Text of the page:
The Cheat Sheet for women lawyers

The New York City Bar Women Lawyers Committee has put together a “Cheat Sheet”for women lawyers (or law students) interviewing legal employers or seeking to evaluate a current employer’s commitment to women.

Geared toward gender issues, obviously, the Cheat Sheet is largely applicable for evaluating any diversity issue.  It’s an interesting document, not least because of its comprehensiveness.  The 9-page document includes questions on the “six key indicia of an employer’s commitment to women’s retention and advancement,” including “(a) statistical and background information, (b) partnership and advancement, (c) leadership and accountability, (d) business development and networking, (e) workplace flexibility (including time management and work/life balance), and (f) mentoring,” and also includes recommendations for law firms and law schools.

In addition to the Cheat Sheet, the Committee’s website includes an interesting video documentary entitled Changing Lives: Pioneering New York Women Attorneys and a report on the Best Practices for the Hiring, Training, Retention and Advancement of Women Attorneys.

It’s been about a year now since the New York Times published its article “Why Do So Few Women Reach the Top of Big Law Firms,” citing a NALP study showing that only 17% of big law partners were women in 2005, a small gain from 1995, when 13% of partners were women.  (For a somewhat depressing follow-up, visit this page, which offers subscriber-only links to articles that address mandatory retirement for older lawyers, ask why African-American lawyers are less successful at major firms than their white counterparts, and tout a client-initiated diversity push.  The abstracts give the flavor.)

I appreciate the Cheat Sheet because it provides questions that any lawyers/law student can ask, perhaps at carefully-selected times, or to which they may determine answers through observation.  Although having the questions doesn’t by any means guarantee a smooth path for women or any other group (middle-aged or younger white men included), it does level the playing field by granting some information about the likely expectations and biases of the employer as exhibited through current behavior.  And, really, I’m not sure it’s possible to ask for much more than that under current circumstances.  Perhaps the knowledge gained will assist individuals in creating change in law firm partnership ranks.

5 replies
  1. Mister Thorne
    Mister Thorne says:

    Why refer to female lawyers as women lawyers? What’s the rationale behind that? We don’t refer to male lawyers as men lawyers, now do we?

    Why would a whole group of female lawyers, people very familiar with the distinction between nouns and adjectives, call themselves women lawyers?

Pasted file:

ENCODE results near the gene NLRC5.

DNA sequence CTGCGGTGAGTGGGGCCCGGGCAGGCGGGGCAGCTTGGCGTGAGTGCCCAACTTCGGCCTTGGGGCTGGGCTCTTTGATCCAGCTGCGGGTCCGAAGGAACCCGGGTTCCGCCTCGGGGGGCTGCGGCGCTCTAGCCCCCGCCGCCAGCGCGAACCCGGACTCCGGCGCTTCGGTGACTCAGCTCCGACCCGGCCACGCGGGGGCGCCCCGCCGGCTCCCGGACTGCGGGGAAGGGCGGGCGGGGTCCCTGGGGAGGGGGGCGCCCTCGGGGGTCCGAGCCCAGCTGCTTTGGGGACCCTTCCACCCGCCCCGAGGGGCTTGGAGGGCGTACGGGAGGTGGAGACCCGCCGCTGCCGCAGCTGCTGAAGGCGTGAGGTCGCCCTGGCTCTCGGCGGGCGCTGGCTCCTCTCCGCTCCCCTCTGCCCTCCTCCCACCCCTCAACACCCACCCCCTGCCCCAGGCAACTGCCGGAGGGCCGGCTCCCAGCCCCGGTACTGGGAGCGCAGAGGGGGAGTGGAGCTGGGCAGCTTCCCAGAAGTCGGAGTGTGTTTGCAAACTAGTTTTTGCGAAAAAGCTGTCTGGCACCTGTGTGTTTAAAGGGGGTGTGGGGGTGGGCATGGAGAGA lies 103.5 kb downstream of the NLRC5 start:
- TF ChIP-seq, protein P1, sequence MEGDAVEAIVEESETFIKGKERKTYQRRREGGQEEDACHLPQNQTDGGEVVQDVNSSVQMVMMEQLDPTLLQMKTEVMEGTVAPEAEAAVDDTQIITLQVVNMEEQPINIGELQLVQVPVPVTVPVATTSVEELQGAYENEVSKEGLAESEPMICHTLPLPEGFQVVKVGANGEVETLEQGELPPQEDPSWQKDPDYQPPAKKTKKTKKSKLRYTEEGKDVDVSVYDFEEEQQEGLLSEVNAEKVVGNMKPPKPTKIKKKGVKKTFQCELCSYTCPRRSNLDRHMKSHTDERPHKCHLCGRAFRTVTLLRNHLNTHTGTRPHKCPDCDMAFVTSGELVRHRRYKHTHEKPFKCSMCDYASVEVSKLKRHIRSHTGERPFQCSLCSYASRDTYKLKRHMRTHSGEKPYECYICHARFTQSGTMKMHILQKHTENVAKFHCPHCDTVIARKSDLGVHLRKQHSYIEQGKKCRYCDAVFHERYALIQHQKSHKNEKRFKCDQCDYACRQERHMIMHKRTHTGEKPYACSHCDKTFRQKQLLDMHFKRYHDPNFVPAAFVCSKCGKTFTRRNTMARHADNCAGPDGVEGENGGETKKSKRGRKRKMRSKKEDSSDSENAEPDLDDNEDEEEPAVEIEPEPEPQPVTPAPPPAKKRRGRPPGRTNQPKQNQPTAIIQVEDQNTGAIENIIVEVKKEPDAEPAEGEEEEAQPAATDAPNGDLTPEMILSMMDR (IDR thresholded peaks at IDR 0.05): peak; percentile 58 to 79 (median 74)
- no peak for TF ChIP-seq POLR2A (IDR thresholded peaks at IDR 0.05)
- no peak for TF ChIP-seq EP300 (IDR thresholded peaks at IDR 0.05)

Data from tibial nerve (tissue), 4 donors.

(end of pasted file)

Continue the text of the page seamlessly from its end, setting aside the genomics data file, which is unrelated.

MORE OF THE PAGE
Curious to know. Thanks.

  2. Julie Fleming Brown
    Julie Fleming Brown says:

    Mister Thorne,

    Good question. Pure guess on my part, but I suspect it’s spread from associations like the National Association of Women Lawyers (NAWL). I’d also suspect that it has something to do with the fact that women don’t mind being called women, but would perhaps object to being called females, and using the two nouns in conjunction emphasizes each rather than permitting one to modify the other.

    Of course, some dictionaries include the word woman as an adjective (see, e.g. Merriam Webster, which I checked out of curiosity), and it’s properly used as an adjective in phrases like woman suffrage. If so, then it’s simply the use of a less-commonly recognized adjective.

    Far more than you were hoping for in response, I’d imagine! But I love words, so I couldn’t resist speculating. Do you have theories? Bring ’em on.

  3. Mister Thorne
    Mister Thorne says:

    I’ve got not so much as a theory, but a hypothesis, and it goes like this: the origin of the use of ‘woman’ as an adjective is that stereotypical creature known as Joe Sixpack.

    Now . . . one day, Joe (who was never any good at math or English) is driving along, and not paying close attention to where he’s going. (One idea is that he’s adjusting his car’s radio so he can catch the score of a ball game.) All of a sudden, Joe looks up and sees a car in his way. He swerves. Then, he realizes a woman is driving that car in his way. So, he yells out his window: “Woman Driver!” Other drivers hear it, and it starts taking on life.

    A few weeks ago, the buzz was Nancy Pelosi — the first Woman Speaker of the House. Was Dennis Hastert the last Man Speaker of the House? Of course not! Nobody uses ‘man’ or ‘men’ as an adjective. Why treat ‘woman’ or ‘women’ differently? Strikes me as sexist.

    There are women drivers and good drivers and race car drivers and reckless drivers, but there are no man drivers, nor should there be. Likewise, there should be no women drivers or women attorneys.

    To treat ‘woman’ differently than ‘man’ when there is no good reason for doing so . . . it strikes me as a might sexist.

    I think it’s possible that Joe Sixpack started the whole thing.

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